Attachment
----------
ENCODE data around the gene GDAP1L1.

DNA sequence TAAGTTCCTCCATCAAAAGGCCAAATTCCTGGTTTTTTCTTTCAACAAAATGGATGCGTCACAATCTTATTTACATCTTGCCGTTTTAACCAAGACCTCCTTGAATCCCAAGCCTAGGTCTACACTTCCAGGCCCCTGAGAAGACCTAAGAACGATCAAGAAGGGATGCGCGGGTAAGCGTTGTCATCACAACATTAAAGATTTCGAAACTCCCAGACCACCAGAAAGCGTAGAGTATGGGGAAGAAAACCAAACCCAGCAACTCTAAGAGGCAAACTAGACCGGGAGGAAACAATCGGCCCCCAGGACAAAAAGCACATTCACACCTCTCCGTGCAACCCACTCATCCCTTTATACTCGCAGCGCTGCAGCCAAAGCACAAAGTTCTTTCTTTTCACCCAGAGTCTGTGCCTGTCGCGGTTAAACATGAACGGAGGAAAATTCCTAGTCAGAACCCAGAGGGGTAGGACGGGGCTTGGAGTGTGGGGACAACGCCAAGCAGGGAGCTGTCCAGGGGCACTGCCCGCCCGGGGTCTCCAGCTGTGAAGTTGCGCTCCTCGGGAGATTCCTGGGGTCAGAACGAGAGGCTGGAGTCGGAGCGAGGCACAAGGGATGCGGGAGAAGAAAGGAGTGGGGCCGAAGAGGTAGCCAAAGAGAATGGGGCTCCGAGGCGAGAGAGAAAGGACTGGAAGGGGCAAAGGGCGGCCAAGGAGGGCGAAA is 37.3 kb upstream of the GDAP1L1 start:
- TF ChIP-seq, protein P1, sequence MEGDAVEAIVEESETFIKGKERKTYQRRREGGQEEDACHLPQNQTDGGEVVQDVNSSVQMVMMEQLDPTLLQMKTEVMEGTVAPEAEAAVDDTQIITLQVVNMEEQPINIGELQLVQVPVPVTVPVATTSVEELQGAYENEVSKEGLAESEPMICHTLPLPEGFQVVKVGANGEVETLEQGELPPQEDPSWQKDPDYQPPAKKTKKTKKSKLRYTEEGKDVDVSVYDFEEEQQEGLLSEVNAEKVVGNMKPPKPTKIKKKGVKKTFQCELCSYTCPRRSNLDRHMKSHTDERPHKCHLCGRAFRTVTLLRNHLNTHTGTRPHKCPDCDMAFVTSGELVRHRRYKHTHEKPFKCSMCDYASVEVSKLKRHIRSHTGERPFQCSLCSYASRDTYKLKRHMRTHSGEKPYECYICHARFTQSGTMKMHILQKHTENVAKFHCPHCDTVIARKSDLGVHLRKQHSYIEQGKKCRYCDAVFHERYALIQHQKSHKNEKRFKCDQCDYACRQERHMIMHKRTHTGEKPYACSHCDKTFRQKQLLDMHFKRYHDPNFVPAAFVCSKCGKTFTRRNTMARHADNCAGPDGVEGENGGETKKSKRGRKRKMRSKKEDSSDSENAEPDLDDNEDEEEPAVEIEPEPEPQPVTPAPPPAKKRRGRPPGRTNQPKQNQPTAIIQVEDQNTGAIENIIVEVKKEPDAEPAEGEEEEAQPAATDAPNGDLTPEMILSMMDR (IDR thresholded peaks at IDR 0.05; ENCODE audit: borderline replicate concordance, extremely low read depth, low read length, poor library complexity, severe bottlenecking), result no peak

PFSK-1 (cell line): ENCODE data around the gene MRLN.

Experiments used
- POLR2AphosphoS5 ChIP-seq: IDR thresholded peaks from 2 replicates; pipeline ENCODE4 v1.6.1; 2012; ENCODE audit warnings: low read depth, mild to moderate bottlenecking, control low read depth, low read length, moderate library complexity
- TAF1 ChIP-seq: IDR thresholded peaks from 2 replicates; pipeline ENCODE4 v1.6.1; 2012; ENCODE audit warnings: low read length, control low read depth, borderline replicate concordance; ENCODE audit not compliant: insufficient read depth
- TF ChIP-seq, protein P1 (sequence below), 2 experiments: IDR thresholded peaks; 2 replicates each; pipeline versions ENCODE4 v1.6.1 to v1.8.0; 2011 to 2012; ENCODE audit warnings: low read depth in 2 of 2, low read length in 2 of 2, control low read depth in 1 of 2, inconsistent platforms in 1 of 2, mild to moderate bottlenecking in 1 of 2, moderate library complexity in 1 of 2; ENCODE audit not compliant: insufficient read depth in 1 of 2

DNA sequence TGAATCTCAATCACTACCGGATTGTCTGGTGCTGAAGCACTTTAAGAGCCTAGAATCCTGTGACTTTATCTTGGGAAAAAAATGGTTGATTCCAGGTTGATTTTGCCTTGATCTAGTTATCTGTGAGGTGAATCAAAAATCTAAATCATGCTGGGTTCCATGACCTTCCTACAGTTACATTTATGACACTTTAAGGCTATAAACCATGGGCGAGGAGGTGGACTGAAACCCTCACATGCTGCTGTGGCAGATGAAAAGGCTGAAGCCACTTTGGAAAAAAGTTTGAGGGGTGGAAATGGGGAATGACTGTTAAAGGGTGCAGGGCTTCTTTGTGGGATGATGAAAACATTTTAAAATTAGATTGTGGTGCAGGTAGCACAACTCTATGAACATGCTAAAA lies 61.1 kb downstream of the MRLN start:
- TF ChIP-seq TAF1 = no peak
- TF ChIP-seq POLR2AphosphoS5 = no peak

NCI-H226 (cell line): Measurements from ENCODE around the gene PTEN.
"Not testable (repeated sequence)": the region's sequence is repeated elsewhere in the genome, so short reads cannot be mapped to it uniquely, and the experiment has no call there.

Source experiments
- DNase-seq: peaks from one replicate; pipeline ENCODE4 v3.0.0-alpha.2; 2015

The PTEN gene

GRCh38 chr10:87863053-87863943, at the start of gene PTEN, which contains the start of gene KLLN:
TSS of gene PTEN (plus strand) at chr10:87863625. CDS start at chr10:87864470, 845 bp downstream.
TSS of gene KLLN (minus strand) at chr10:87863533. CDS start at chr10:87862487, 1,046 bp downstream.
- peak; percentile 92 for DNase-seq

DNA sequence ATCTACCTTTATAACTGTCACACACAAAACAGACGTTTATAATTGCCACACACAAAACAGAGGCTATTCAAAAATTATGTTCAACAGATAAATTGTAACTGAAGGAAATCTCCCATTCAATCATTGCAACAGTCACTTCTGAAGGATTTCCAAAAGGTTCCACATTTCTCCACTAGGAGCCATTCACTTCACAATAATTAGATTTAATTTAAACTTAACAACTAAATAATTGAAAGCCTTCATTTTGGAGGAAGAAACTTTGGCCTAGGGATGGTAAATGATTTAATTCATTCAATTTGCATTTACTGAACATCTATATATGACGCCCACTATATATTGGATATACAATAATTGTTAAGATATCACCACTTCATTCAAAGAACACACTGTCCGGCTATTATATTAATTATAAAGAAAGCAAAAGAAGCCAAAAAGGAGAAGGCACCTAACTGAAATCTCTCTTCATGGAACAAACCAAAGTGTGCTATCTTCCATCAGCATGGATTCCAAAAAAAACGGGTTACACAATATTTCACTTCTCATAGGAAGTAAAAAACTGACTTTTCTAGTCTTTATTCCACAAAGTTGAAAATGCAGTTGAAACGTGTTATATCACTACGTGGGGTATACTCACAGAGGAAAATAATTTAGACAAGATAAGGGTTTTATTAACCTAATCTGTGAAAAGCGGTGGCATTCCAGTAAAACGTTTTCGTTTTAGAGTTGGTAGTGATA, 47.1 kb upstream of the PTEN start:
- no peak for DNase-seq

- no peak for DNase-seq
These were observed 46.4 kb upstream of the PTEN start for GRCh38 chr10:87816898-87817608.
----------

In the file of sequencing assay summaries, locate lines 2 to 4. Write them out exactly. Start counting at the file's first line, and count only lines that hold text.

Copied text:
DNA sequence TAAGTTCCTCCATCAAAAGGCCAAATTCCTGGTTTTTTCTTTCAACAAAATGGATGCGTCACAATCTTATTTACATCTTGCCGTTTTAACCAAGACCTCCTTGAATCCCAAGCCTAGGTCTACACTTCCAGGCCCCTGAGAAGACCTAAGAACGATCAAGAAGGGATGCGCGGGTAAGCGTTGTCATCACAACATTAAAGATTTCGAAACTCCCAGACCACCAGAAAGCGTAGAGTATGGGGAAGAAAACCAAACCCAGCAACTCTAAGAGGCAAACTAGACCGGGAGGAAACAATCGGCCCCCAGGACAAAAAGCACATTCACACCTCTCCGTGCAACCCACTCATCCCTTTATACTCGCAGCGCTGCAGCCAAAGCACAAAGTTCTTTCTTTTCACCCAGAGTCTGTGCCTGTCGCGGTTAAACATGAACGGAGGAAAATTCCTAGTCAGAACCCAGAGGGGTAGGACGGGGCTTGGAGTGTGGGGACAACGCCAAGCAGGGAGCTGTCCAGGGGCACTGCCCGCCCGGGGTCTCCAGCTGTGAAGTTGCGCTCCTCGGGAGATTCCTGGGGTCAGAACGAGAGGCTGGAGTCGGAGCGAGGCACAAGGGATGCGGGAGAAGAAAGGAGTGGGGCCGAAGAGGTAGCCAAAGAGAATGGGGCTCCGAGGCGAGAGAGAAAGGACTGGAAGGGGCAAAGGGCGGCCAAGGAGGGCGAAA is 37.3 kb upstream of the GDAP1L1 start:
- TF ChIP-seq, protein P1, sequence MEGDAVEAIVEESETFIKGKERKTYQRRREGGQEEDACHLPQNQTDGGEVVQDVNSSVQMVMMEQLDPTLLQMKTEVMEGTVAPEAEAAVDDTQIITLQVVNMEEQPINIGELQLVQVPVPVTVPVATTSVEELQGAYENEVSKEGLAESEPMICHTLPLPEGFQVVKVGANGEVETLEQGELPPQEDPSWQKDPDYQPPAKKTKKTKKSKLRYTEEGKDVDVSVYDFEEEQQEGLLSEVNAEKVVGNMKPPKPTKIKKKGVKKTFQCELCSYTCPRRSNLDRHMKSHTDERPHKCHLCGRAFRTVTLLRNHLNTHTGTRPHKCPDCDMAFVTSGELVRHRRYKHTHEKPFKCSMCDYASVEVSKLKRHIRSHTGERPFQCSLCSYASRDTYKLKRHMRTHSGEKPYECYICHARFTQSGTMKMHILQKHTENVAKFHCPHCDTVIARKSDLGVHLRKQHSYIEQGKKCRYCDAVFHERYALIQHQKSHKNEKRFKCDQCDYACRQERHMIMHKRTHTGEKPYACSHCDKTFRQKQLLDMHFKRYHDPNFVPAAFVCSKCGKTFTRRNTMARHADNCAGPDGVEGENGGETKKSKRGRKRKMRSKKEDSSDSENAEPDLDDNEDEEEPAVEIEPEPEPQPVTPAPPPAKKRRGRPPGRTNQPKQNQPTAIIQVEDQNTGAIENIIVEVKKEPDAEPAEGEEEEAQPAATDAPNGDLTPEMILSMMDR (IDR thresholded peaks at IDR 0.05; ENCODE audit: borderline replicate concordance, extremely low read depth, low read length, poor library complexity, severe bottlenecking), result no peak

PFSK-1 (cell line): ENCODE data around the gene MRLN.